• Household and market survey on availability of adequately iodized salt in the Volta region, Ghana

      Agbozo, Faith; Der, Joyce B.; Glover, Nutifafa J.; Ellahi, Basma; University of Health and Allied Sciences, Ho, Ghana; Volta Regional Health Directorate, Ghana Health Service; University of Chester (Taylor and Francis, 2016-10-27)
      Consumption of adequately iodized salt (AIS) ≥15ppm is one of the criteria for measuring progress towards universal salt iodization (USI) and sustainable elimination of iodine deficiency disorders. After series of health promotion activities, this survey was conducted to evaluate the extent to which USI was achieved. Cross-sectional survey was conducted in 1,961 households and 350 markets to estimate the iodine levels of salt consumed or sold. Three degrees of iodization were estimated from fine, coarse and granular texture salt using MBI rapid field test kits. Differences in iodization levels were determined using Bonferroni test in STATA. Determinants for household utilization of AIS were identified using regression analysis and reported as odds ratio (OR). Availability of AIS in households (24.5%) and markets (30.9%) was far below the 90% recommendation. No differences where observed in urban (26.8%) and rural (24.1%) households. Households that used fine-texture salt (OR: 40.13; CI: 30.1-53.4) or stored salt in original packs (OR: 8.02; CI: 6.01-10.70) were more likely to consume AIS. Across districts, highest household availability of AIS was 51.7% while the least was 7.5%. The district with the highest market availability of AIS was 85.7% while the least was 8.3%. Almost 32% of the traders were aware that selling non-iodized salt was unauthorized but out of this, only 12% sold AIS. Public education should emphasis appropriate handling and storage of salt throughout the supply chain. To ensure adequate salt fortification with iodine, improved surveillance of factories and mining sites is recommended.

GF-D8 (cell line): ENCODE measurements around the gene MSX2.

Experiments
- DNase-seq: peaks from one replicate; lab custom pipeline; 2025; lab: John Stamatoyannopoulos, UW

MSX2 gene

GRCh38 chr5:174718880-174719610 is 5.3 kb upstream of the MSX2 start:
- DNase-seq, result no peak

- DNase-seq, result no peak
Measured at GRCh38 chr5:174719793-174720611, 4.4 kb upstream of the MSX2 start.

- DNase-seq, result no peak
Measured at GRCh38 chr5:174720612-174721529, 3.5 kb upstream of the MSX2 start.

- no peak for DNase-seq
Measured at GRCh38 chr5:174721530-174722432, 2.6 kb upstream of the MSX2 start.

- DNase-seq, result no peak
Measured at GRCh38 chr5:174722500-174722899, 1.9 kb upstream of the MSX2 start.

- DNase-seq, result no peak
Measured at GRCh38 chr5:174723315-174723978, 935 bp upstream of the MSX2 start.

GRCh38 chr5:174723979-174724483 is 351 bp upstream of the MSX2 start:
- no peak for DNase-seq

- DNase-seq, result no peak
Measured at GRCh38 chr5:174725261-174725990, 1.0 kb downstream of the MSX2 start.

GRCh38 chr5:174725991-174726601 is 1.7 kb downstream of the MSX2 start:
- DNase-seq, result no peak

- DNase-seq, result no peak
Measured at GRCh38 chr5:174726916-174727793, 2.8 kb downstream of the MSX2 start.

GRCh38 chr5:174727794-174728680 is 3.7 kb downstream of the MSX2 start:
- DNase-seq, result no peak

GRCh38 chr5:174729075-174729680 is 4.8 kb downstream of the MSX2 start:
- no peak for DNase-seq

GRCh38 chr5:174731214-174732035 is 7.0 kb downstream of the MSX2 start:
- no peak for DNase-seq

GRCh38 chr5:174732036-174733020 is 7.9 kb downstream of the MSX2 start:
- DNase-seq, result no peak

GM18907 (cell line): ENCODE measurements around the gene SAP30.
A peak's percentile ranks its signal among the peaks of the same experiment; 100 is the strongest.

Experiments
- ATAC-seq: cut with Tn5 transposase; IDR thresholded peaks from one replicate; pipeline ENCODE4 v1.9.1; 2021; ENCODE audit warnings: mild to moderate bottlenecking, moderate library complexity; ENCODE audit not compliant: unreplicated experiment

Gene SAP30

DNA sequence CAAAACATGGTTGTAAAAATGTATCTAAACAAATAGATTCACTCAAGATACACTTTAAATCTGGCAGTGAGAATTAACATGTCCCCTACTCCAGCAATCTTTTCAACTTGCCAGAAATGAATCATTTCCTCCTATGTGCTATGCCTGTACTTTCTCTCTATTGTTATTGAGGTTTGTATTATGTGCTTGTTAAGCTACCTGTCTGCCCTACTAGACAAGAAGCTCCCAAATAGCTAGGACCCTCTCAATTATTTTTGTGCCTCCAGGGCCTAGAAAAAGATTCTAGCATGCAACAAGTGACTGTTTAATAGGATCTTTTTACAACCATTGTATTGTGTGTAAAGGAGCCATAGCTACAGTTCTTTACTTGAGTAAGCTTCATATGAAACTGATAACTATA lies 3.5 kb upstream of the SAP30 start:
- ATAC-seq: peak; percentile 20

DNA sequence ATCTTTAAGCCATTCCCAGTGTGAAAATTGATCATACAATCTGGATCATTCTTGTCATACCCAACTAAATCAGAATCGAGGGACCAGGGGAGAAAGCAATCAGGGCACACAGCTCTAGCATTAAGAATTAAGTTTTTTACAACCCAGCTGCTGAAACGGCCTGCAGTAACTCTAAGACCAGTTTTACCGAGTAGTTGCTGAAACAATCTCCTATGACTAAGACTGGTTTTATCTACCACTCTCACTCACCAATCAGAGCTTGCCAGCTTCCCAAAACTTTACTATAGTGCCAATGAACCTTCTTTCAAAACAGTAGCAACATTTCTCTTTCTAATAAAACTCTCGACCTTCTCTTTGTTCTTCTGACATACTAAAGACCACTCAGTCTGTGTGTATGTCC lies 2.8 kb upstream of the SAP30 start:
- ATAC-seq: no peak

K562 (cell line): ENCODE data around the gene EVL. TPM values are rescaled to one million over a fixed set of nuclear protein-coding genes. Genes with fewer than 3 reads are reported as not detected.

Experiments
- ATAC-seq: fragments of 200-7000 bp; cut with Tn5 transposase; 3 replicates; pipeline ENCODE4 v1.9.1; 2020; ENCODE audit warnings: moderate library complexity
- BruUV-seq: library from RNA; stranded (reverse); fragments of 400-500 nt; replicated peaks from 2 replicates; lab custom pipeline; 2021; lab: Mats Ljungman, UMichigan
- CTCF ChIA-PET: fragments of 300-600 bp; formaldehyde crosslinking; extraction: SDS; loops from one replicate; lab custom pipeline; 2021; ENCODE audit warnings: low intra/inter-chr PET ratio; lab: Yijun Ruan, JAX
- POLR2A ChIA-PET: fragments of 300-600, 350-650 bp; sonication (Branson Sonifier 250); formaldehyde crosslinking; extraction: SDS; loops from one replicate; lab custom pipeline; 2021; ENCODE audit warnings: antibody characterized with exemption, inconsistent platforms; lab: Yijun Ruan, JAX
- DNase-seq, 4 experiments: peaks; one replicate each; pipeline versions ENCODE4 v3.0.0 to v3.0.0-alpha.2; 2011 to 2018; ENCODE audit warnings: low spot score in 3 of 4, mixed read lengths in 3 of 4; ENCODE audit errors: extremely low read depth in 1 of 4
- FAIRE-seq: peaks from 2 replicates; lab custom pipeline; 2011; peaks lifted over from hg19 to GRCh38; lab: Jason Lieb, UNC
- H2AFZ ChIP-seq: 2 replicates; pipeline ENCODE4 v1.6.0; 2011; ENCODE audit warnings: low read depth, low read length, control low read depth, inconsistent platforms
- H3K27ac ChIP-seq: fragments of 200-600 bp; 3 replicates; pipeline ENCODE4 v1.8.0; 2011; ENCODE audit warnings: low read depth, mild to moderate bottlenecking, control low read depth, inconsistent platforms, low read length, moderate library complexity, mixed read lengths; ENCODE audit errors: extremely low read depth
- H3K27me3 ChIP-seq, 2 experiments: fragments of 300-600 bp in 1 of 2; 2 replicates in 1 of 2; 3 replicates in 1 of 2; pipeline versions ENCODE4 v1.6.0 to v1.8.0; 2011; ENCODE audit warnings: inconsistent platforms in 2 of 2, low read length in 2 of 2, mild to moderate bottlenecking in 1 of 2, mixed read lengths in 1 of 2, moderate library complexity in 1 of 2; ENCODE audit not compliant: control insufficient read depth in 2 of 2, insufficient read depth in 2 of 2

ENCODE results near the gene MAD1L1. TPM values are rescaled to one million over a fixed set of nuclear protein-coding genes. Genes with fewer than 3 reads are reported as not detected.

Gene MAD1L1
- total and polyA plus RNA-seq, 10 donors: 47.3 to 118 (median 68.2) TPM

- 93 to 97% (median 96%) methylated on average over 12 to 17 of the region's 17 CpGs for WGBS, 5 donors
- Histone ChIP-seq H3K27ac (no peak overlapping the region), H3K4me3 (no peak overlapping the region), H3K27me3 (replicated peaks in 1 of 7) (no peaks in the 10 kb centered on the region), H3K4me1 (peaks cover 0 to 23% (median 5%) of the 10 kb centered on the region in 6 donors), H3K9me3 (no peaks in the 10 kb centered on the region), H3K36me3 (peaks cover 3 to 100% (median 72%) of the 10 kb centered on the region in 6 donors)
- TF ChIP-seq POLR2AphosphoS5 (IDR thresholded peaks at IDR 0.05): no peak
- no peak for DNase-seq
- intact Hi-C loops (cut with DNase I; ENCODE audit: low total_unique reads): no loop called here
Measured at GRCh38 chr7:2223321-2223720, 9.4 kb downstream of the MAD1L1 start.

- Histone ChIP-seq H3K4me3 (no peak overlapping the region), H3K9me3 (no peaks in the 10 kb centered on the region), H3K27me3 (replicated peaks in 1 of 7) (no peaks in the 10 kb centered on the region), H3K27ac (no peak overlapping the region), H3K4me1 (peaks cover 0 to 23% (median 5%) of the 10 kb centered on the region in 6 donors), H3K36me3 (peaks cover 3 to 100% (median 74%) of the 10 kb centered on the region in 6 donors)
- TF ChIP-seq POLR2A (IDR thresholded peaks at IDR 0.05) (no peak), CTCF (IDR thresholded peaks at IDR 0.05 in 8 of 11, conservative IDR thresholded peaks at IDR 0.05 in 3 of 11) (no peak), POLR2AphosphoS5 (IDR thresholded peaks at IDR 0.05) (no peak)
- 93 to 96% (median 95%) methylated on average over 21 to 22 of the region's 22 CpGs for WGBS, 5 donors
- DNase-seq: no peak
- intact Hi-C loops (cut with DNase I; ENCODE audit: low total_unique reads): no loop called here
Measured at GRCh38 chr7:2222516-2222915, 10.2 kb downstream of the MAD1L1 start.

• Impact of type of child growth intervention program on caregivers’ child feeding knowledge and practices: A comparative study in Ga West Municipality, Ghana

      Agbozo, Faith; Colecraft, Esi; Ellahi, Basma; University of Ghana; University of Chester (Wiley, 2015-12-02)
      Community-Based Growth Promotion (CBGP) delivered by community volunteers aims at enhancing the traditional Growth Monitoring and Promotion (GMP) programme delivered by community health nurses through the promotion of optimum infant and young child feeding (IYCF) leading to improved child growth. This study compared IYCF knowledge and practices among caregiver-child pairs (0-24 months) receiving child welfare services from CBGP (n=124) and GMP (n=108) programmes. Semi-structured questionnaires were used to interview caregivers on IYCF knowledge/practices and validated food frequency questionnaire used to record infants’ food intakes. Group differences were determined using Chi-square and independent samples t-tests (p<0.05; 95% CI). Mean IYCF knowledge scores were similar (CBGP:10.84±1.69 vs. GMP:10.23±1.38, p=0.062). However, more CBGP caregivers (17%) were highly knowledgeable than their GMP counterparts (5%) (p=0.011). Early breastfeeding initiation (CBGP:54% vs. GMP:28%, p<0.0001), exclusive breastfeeding (CBGP:73% vs. GMP:56%, p=0.001) and timely complementary feeding (CBGP:72% vs. GMP:49%, p=0.014) were reportedly higher among CBGP caregivers. Underweight was 11% (CBGP:8% vs. GMP:14%, p=0.154. Mean dietary diversity scores (10 food groups) were similar (CBGP:4.49±1.89 vs. GMP:3.87±1.89, p=0.057) but more CBGP caregivers (77%) achieved minimum dietary diversity than their GMP counterparts (61%) (p=0.035). Few caregivers achieved minimum meal frequency (CBGP:31% vs. GMP:29%, p=0.486) and minimum acceptable diet (CBGP:23% vs. GMP:21%, p=0.464) indicators. Number of children under 5 years owned by caregiver (AOR: 0.405; 95% CI: 1.13-78.53, p=0.038), her educational level (AOR: 0.112; 95% CI: 0.02-0.90, p=0.040) and IYCF knowledge (AOR: 0.140; 95% CI: 0.03-0.79, p=0.026) significantly predicted optimum child feeding. Nutrition education on optimum complementary feeding and birth spacing strategies should intensify.